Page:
Excess gold leaf pieces are removed before the glue completely dries. Then, beautiful gold patterns make their grand appearance.

[Interview : ] "Even if it is perfectly done, I never get satisfied with my work. So something done superficially is completely out of the question.
The geumbak is supposed to last from a 100 to more than 300 years, so I can't allow myself to hear that one of my geumbak works has fell off. I won't hear something like that at least not until the day I die."

The true charm of Kim's works is found not in the intricacy of the patterns but in the natural elegance and overall beauty.

His emphasis on natural elegance stems from the artisan's spirit which he has inherited from his ancestors.

[Interview : Kim Gi-ho, Son and apprentice of Artisan Kim Deok-hwan] "I think it's important to adapt and modernize the existing geumbak patterns to make them appealing on a global scale, so that geumbak can be enjoyed by everyone. The change needs to be made with sufficient care and time, while preserving the original form and identity of Korean geumbak patterns."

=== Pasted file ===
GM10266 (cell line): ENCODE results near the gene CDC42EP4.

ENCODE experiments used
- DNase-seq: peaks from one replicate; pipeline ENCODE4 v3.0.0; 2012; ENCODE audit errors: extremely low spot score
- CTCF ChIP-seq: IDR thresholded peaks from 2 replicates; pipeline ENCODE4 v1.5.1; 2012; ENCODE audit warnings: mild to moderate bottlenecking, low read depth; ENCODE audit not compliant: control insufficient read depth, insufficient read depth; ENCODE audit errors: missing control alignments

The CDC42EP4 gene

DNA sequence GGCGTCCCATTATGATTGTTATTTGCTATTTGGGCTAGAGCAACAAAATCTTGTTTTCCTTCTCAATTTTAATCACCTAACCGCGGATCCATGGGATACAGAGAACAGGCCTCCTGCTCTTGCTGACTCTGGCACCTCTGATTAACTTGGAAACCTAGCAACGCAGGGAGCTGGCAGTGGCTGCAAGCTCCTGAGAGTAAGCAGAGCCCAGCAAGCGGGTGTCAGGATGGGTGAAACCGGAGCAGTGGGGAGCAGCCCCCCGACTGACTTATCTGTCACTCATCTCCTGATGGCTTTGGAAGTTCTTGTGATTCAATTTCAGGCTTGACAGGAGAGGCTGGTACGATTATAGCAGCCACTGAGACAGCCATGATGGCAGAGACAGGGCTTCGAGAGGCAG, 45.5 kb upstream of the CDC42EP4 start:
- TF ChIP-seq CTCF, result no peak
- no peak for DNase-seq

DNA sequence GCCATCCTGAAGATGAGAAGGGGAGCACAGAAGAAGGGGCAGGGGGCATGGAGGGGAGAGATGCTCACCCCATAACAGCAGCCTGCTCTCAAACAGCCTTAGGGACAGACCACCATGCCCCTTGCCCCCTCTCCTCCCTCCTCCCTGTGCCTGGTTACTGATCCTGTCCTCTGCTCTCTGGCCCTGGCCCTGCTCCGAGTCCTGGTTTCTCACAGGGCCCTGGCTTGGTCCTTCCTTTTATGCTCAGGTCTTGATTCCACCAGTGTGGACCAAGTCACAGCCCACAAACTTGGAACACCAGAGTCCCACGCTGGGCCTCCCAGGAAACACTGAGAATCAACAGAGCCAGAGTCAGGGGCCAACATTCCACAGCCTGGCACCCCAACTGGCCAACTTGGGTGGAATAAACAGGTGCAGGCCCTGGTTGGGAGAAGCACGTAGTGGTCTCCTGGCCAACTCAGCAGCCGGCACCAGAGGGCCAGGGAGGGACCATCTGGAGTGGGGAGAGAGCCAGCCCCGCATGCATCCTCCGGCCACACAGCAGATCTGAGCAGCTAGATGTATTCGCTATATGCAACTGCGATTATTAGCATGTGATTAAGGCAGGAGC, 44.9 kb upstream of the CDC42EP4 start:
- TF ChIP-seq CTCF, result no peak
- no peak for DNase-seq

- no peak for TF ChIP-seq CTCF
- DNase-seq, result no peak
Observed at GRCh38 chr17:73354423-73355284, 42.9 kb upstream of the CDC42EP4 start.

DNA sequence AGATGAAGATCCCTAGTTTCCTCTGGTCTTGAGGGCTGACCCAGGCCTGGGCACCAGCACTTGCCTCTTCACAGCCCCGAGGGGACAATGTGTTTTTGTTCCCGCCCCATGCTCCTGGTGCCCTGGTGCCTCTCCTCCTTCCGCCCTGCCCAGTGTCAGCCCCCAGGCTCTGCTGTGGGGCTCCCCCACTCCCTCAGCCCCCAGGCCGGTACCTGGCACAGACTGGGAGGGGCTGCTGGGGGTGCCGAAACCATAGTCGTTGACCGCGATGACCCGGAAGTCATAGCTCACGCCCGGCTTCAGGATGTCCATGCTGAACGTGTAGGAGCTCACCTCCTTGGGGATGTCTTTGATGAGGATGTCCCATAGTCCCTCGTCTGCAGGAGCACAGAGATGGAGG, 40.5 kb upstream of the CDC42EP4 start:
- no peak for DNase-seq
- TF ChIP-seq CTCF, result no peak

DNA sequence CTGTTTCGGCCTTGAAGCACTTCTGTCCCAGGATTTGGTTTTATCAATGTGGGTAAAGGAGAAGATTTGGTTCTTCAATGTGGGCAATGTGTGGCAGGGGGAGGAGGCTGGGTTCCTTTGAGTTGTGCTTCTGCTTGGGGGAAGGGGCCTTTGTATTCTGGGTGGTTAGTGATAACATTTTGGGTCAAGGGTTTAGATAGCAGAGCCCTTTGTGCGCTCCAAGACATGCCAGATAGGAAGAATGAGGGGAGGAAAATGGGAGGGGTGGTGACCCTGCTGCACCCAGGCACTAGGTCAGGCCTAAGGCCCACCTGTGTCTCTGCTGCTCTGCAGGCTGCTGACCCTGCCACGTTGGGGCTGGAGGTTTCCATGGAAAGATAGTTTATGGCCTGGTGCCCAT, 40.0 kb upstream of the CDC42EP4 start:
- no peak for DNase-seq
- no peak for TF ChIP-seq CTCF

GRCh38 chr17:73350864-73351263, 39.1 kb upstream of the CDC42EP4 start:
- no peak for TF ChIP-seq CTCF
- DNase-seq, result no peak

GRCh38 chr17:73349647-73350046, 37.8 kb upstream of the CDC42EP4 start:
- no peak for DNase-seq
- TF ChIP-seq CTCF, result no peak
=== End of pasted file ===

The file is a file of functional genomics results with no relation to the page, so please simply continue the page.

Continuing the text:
Late at night, Kim sits with his son Gi-ho, to study ancient writings for inspiration.

Kim believes his task involves not only preserving the beauty of Korea's traditional patterns, but also continuously striving to improve and innovate them in order to create new designs.

[Interview : Kim Deok-hwan , Geumbak Artisan
Important intangible cultural property No.119] "My wish is that geumbak crafting will continue to be passed down to future generations so that the whole world will get a chance to see the astonishing beauty of Korea's geumbak-decorated garments."

[Interview : Kim Gi-ho, Son and apprentice of Artisan Kim Deok-hwan] "I hope that geumbak will become a cultural tool that promotes Korea as a nation and Korea's beauty to foreigners."

The unfading beauty of geumbak has been passed down for many generations. Artisan Kim Deok-hwan strives to preserve the legacy of geumbak and hanbok through his work.

As golden patterns created by his finger tips shine beautifully, so does his dream to promote Korean geumbak to the world.